FRIDAY, Aug. 26, 2016 (HealthDay News) -- Adding extra drugs to chemotherapy doesn't benefit patients with a rare type of bone cancer, according to a new study.
Osteosarcoma is diagnosed in about 600 people in the United States each year, mostly teenagers. With current treatments, only 65 to 70 percent of patients live three years after diagnosis without relapse or other cancers.
Previous research suggested that more aggressive chemotherapy with extra drugs might help some patients, but this new study concluded that is not the case.
"This trial matters because, in the past, we were treating a lot of patients with these drugs without realizing that they weren't helping," said lead author Dr. Neyssa Marina. She is a professor of pediatrics at Stanford University School of Medicine in Palo Alto, Calif.
For the study, researchers assessed more than 600 osteosarcoma patients in 17 countries. Adding two drugs to standard chemotherapy not only failed to improve patients' outcomes, it also increased toxic side effects, the study found.
"The important message from this data is that adding these two drugs does not improve the outcomes of patients who have poor responses to the initial chemotherapy. The drugs shouldn't be added. With them, patients experience more toxicity and more second malignancies," Marina explained in a university news release.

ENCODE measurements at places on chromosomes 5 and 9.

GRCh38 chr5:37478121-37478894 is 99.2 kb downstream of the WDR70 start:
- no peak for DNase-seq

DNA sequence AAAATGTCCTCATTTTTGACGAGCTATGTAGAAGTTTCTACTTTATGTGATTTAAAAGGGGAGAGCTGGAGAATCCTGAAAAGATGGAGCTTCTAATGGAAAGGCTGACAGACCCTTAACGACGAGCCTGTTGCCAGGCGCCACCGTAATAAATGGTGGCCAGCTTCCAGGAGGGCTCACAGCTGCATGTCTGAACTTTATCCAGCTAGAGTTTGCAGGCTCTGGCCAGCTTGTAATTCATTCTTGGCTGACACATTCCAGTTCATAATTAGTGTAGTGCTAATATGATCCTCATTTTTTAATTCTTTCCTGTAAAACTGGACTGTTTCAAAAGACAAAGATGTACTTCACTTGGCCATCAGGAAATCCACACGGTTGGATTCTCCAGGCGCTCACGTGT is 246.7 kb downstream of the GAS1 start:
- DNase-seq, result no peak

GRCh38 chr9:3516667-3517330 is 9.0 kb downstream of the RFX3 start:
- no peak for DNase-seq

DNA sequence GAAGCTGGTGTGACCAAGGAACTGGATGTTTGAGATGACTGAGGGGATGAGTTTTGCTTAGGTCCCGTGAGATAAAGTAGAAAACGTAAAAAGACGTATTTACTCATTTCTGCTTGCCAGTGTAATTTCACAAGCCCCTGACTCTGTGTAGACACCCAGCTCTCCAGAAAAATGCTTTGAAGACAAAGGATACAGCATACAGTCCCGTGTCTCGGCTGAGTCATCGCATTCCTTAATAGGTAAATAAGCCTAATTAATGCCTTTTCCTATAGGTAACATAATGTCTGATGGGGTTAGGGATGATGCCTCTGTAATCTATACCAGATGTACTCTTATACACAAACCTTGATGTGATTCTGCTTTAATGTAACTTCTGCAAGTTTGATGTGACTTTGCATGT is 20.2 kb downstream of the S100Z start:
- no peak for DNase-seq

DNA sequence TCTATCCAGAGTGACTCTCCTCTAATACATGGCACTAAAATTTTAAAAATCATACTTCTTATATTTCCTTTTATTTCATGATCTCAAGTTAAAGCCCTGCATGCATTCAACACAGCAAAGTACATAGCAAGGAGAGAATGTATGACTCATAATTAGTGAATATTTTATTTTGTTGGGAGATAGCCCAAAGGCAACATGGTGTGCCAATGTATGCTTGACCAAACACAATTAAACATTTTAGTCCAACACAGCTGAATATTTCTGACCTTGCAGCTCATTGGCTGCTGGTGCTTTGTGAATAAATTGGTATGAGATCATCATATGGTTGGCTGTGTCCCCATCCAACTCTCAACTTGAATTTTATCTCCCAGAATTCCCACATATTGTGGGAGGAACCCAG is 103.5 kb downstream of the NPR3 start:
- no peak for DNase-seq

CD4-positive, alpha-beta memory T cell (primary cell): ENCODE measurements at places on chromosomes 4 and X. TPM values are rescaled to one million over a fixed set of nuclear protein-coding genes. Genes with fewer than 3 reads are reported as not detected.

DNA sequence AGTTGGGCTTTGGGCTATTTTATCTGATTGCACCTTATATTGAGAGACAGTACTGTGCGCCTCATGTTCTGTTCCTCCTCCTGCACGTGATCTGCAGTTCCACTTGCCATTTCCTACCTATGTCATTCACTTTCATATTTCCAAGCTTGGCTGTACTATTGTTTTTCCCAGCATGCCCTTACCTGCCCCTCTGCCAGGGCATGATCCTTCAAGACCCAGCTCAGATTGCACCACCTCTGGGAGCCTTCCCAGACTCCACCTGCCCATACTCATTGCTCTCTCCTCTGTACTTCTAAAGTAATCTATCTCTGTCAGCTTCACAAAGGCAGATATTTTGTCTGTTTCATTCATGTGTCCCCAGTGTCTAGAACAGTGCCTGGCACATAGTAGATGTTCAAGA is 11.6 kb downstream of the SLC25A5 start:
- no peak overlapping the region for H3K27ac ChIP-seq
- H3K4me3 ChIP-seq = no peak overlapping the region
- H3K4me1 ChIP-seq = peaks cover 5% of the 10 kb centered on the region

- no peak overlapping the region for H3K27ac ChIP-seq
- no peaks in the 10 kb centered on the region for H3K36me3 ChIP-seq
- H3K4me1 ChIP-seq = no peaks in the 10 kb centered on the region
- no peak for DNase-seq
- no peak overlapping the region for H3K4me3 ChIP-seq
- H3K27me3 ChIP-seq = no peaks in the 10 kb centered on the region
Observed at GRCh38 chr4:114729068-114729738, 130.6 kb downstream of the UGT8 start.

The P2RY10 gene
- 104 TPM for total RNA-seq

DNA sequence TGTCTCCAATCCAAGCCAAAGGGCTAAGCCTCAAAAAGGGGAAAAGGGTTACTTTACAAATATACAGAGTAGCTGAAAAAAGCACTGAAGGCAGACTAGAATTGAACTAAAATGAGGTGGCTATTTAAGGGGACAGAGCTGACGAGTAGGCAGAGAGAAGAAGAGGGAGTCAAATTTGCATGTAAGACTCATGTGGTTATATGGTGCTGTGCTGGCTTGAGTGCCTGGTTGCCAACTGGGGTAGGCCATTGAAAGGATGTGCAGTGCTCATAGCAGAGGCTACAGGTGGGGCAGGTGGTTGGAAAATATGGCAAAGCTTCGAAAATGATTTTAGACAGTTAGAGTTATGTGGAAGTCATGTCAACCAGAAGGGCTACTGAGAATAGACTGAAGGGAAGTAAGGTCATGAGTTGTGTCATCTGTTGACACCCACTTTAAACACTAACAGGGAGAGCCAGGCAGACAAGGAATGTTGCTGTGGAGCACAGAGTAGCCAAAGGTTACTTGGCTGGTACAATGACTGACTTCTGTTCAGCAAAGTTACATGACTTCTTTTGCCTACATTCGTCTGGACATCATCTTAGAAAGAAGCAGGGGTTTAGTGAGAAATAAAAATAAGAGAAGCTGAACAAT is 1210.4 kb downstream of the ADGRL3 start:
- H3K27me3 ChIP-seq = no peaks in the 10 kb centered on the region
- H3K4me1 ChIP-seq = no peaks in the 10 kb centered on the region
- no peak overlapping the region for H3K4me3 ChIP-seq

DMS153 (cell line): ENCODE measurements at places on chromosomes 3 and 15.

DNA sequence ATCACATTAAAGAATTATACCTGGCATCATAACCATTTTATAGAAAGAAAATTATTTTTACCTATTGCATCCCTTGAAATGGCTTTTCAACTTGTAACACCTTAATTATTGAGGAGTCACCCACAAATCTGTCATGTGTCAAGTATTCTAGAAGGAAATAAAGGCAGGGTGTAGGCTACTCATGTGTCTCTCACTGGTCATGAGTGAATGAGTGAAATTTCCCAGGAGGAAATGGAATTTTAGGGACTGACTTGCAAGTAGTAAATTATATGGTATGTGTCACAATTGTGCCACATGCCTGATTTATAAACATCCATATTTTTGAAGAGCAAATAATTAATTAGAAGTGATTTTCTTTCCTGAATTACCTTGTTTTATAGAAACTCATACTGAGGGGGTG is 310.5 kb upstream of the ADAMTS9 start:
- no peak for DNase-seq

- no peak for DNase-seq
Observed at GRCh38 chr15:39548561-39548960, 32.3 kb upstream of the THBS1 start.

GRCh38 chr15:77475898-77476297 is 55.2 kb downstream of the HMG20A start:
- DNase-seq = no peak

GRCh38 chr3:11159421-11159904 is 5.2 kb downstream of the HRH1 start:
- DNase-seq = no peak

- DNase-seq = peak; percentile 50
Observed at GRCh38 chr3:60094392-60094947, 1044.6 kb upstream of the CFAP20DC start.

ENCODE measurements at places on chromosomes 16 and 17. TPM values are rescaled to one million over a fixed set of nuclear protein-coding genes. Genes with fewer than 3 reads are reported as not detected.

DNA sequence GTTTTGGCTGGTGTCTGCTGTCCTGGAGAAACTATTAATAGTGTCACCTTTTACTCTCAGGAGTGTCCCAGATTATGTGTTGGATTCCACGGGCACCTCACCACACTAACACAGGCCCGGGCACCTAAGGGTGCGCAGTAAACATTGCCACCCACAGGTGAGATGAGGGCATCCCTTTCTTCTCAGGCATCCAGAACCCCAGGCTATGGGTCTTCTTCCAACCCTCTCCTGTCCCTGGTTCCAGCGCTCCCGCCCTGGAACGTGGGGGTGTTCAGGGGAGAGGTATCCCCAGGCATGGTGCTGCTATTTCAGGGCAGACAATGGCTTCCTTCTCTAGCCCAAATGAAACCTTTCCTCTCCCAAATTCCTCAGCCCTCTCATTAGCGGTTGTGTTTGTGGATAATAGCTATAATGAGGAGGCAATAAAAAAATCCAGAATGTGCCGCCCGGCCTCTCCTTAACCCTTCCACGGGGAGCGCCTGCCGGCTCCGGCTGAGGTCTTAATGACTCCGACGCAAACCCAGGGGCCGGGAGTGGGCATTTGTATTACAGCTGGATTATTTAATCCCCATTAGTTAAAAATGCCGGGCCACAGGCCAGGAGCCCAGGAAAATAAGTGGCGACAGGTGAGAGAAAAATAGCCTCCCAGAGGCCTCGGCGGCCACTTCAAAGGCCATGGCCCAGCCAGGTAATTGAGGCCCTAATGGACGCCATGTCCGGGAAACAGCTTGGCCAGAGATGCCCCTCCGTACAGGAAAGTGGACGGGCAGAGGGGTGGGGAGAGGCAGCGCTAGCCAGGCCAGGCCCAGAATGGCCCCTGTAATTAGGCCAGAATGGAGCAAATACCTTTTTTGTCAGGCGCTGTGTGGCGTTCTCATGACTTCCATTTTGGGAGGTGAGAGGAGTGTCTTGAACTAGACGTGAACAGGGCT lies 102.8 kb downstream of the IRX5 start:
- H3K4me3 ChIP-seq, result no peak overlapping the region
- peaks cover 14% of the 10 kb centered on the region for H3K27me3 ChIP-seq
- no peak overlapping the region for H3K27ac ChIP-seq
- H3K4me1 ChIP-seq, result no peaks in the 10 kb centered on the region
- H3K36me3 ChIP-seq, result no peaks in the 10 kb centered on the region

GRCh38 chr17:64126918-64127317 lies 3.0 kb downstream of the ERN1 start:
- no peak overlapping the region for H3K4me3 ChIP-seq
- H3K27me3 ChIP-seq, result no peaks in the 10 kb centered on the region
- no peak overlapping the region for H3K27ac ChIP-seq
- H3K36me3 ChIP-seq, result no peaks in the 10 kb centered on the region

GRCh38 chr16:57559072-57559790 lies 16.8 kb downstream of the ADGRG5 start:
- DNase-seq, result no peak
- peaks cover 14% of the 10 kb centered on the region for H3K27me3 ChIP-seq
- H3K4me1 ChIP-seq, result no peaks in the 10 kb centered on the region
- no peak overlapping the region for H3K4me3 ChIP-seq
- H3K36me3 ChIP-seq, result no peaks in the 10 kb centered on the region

The findings are already changing care, Marina said.
Marina and her colleagues believe that advances in osteosarcoma treatment will require finding and targeting specific cancer-causing gene mutations in different patients.
The study was published Aug. 23 in The Lancet Oncology.
The U.S. National Cancer Institute has more on bone cancer.
SOURCE: Stanford University, news release, Aug. 23, 2016
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